Mechanical stress, deficient Binding II or high temperature will produce shorter chains, while longer chains can be produces when one chain binds two other chains (double hybridization) (FIG. 2) or because Binding II occurs spontaneously. A chain of 10 elements can be varied 410=106 different ways while a length of 20 elements gives 1012 possible combinations. If one new chain of 20 elements is produced every minute, testing of all combination will require 2×106 years.
Mutants, which for any reason are more reproducible, will increase in number at the expense of others. Such advantageous characteristics can be;
Secondary structures stabilizing the chain such that it is resistant to breaking when the temperature is increased,
secondary structures inhibiting the replication of other chains (simulating natural ribozymes),
secondary structures <<taking advantage>>of other elements in the solution,
sequences adapted to the distribution of freely flowing elements, and
chains cooperating with other chains.
The direction of the evolutionary process will be modified by the environment in the container (temperature and turbulence profile, concentration of elements, presence of other chains and elements). The selection process will drive the system towards better replication rates and increasing complexity.
Elements moving on a surface.
Self-replication of polymeric complexes is also achieved through elements moving on a surface. One design of such a system involves self-propelled elements on wheels moving in chaotic patterns, and connecting by Binding I and Binding II through electromagnetic forces. A detailed embodiment is presented in FIGS. 12 and 13.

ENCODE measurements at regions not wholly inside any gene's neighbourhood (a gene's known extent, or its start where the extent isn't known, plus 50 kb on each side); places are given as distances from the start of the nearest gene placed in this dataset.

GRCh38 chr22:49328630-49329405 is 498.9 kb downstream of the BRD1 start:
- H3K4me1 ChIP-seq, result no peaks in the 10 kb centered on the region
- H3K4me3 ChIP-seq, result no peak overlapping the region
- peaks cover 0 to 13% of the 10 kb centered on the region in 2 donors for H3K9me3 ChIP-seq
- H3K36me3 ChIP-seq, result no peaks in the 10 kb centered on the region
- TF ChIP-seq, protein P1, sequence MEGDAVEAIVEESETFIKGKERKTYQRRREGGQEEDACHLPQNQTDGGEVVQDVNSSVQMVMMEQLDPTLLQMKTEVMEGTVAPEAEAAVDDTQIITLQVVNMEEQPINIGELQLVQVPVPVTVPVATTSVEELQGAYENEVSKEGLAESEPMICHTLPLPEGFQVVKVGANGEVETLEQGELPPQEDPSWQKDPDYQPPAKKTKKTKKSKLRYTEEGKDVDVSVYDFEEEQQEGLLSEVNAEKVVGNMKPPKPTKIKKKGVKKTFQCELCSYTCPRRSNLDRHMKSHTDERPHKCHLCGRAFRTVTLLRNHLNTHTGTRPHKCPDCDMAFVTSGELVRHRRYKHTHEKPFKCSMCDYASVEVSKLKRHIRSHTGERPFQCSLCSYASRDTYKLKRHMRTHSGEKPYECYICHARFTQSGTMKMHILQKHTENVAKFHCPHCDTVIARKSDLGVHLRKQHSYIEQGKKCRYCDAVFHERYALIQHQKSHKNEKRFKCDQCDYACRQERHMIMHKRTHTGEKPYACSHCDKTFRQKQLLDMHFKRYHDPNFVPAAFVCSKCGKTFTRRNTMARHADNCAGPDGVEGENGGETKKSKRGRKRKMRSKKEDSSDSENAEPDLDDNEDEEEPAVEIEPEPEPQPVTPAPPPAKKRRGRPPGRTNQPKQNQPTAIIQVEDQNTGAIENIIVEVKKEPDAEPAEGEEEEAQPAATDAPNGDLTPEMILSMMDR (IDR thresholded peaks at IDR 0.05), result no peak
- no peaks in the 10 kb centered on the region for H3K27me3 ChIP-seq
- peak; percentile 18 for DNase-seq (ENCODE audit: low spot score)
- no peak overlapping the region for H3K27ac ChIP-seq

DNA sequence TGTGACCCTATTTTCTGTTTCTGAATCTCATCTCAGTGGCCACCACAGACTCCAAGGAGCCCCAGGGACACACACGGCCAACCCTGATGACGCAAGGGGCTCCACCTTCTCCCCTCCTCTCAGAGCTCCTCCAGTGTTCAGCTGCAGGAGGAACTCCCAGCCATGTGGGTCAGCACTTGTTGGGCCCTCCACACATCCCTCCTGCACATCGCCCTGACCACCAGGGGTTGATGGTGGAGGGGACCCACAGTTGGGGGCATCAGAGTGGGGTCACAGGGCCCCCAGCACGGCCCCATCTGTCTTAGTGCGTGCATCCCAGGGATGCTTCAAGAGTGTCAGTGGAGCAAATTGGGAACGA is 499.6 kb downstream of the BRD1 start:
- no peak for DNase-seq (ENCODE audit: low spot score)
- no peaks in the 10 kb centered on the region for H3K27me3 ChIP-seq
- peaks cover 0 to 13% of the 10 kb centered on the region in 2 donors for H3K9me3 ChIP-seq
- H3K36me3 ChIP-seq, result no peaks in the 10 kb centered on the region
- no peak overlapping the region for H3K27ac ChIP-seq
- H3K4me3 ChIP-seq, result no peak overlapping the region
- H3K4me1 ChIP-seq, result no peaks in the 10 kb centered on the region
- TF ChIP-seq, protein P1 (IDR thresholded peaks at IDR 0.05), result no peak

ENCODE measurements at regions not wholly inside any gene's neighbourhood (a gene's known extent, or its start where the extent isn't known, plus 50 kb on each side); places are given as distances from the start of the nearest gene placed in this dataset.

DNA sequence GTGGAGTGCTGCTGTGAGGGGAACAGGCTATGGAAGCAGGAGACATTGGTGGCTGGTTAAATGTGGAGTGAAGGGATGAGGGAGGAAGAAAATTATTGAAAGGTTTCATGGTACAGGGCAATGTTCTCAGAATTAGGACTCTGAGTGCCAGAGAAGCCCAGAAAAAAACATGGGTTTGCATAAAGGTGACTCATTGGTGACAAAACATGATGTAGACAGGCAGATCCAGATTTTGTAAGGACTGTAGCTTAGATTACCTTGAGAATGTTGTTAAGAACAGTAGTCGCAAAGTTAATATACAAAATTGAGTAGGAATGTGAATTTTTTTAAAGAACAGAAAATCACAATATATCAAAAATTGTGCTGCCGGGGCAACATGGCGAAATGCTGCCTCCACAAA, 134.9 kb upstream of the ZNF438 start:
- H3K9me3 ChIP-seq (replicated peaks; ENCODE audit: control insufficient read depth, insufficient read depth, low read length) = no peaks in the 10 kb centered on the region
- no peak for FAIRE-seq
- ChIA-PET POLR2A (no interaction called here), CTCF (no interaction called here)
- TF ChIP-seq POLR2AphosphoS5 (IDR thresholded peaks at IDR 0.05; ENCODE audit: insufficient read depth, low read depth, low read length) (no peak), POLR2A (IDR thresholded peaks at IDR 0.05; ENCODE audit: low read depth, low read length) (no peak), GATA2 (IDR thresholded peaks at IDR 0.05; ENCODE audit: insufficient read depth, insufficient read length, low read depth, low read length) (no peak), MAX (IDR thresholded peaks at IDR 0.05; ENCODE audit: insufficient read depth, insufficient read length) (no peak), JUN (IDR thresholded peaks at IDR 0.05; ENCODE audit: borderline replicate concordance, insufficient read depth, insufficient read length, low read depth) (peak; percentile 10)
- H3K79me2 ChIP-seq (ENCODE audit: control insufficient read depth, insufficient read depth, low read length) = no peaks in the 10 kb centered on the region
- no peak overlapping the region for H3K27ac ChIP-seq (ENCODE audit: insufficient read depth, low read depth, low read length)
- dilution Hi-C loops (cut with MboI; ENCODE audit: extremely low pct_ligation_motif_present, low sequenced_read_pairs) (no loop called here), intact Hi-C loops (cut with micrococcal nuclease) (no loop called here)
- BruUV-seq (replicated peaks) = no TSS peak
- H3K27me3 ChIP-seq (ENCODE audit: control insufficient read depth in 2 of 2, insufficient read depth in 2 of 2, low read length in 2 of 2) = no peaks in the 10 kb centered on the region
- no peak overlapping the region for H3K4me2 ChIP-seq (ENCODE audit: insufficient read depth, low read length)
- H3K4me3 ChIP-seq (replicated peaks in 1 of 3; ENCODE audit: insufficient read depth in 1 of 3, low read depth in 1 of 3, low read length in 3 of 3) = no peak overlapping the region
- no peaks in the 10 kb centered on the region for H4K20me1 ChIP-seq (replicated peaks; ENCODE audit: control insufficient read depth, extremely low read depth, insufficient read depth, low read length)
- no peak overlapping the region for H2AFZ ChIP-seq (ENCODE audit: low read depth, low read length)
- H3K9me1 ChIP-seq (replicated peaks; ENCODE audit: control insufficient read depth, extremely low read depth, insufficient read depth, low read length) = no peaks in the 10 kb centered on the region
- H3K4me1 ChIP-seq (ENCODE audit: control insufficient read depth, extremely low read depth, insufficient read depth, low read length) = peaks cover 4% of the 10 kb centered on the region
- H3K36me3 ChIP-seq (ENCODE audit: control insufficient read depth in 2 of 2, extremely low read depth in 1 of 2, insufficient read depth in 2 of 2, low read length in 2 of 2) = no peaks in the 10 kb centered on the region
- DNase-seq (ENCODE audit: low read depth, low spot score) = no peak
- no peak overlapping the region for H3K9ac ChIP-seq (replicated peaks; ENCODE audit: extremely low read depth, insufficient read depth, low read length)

The motor unit (m.u.) with 4 wheels (w) has free rotation around a central axis (a) and is programmed to move the element in a chaotic pattern. The motor unit is powered by an independent power supply, or by the power supply (p) providing the electromagnets (m1 and m3) (FIG. 13).
There are two different types of elements (A and B), which form complementary pairs through Binding I. This specific binding occurs because of opposite charge in the central electromagnet (m1), which is oriented perpendicular to the underlying surface. Additional pairs of elements (e.g. A-T and G-C, corresponding to the nucleotides) increase the complexity of the system. Such specific pairing between several elements may be achieved by combinations of positive and negative magnets in Binding I, or by differentiating the profile of the surface of the binding.
The elements (A or B) are joined together in strands/polymers by Binding II. This binding occurs between the electromagnet (m2) and the soft/temporary magnet (m3), which are positioned to meet in the horizontal orientation. The activated electromagnet (m2) pulls on the soft/temporary magnet (m3) to form a hinge between the connected elements.
Binding I is designed to occur spontaneously between independently moving elements, while Binding II is designed to rarely occur spontaneously between independently moving elements. However, Binding II is designed to occur spontaneously between elements connected by Binding I to elements already connected by Binding II.